Timestamps are by far the most important of these actions for me. I want my notes to be as self-contained and usable within and outside of Obsidian as possible, so I want to be able to easily see when a note was last updated from within the note itself, rather than relying on tools like operating system file info panels.
The plugin’s YAML Timestamp rule handles this wonderfully. I use both a
created and a
modified key for this. And since ISO 8601 is the correct (and XKCD-approved!) format for all things time-y, the specific formatting string I use is:
(If you’re not also in Mountain Time, you’d probably want to change the
[-06:00] offset there. But hey, you do you!)
It’s even possible to apply “lint on save” even on mobile! “Mobile” is the first item in the settings menu of the Mobile app, and it lets you manage the toolbar options available in the mobile app. I’ve made the first one be “Save current file.” I don’t know if it’s possible to apply an icon there, but having it first is easy to enough to remember.
Other themes, such as Chris Geiser’s Shimmering Focus, rely on it as a common interface for their own theme settings.
Depending on the theme, this plugin will allow you to specify things like various colors, fonts, font sizes, how backlinks are displayed, and whether to hide or display entire sections of the app interface. For instance, I mostly use the Shimmer Focus theme, but as seen in the screenshot at the first section of this note, I’ve changed the font and colors to be closer to Daybreak, my preferred theme.
Obsidian has a built-in Daily notes plugin, which might be sufficient for many people.
Liam Cain’s Periodic Notes plugin adds the ability to create weekly, monthly, quarterly, or yearly notes, each with different templates. You can see and navigate these in the Calendar pane, and even create new ones directly by clicking on that day or week.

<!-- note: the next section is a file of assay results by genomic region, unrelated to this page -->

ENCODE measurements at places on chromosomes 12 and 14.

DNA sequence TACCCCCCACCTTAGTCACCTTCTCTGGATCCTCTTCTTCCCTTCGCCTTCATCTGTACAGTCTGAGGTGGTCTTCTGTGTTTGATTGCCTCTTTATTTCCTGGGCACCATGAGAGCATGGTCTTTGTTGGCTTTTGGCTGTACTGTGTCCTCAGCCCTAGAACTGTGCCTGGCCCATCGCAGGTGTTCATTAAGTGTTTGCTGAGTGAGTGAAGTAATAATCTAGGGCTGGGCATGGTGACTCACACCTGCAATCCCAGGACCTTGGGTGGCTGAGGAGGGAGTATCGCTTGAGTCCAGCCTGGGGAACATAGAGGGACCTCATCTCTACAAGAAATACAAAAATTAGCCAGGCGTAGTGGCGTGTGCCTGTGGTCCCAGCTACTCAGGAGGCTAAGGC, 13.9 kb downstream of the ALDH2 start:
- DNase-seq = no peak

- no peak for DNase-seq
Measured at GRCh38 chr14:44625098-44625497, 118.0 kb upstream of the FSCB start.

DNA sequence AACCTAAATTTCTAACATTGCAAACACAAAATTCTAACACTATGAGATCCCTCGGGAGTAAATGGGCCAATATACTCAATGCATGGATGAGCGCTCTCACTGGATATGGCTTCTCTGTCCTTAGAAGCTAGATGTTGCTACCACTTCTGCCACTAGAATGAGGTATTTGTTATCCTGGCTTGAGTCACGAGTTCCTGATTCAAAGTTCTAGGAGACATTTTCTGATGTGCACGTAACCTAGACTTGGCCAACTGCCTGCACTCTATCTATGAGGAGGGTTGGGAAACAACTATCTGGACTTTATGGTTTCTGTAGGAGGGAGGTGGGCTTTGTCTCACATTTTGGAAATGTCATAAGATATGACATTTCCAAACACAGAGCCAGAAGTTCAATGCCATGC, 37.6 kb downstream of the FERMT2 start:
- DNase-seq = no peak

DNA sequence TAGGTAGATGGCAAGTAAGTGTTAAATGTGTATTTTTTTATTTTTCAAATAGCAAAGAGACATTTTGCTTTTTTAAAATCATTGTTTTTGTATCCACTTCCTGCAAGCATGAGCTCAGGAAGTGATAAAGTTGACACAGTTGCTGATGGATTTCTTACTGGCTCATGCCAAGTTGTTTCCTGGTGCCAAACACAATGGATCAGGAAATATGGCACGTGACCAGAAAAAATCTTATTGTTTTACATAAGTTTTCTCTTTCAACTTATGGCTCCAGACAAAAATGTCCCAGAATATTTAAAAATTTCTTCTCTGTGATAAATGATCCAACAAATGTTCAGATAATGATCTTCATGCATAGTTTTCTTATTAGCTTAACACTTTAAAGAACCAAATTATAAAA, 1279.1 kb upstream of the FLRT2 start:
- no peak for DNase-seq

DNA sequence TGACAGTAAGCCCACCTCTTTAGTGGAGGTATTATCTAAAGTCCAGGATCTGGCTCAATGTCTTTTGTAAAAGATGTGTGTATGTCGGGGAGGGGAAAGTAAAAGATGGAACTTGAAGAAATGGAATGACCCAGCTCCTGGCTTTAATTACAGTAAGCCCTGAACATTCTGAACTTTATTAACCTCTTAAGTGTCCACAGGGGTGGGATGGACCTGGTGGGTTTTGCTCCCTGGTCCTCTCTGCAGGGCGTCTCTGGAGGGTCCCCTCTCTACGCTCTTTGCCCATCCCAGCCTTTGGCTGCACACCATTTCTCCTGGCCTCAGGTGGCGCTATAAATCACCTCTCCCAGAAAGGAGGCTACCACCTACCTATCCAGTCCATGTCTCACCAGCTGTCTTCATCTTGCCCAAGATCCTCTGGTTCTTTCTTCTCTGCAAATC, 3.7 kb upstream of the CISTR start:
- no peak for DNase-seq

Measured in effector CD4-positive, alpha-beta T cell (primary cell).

You can customize the format for note titles at each level, as well as other settings. I’ll likely make a separate note detailing how I have this plugin set up eventually.
Originally written by Martin Schenck and now expertly maintained by Clare Macrae, the Tasks plugin is honestly what made me ultimately switch from Dendron to Obsidian for the bulk of my notes.
Beyond that, for now I’ll just link to its documentation site, which might be the best I’ve ever seen or used.
Originally written by SilentVoid13, the Templater plugin allows for things beyond what Obsidian’s built-in Templates plugin provide. I think maintenance of it has been taken over by Zach Young, aka Zachatoo, who provides excellent guidance to it in the Obsidian Discord.
Two of the most powerful things I’ve used it for are moving notes to specific folders as you create the notes (very useful for keeping project notes organized!) and creating “partials” or “includes.” By this I mean that I have a general daily note template in my digital bullet journal, and then use a set of if/then statements to include a different set of default tasks/schedule based on which day of the week it happens to be.
This is another plugin about which I might eventually write a whole separate note, since its features and behaviors are far from self-explanatory to non-coders like me.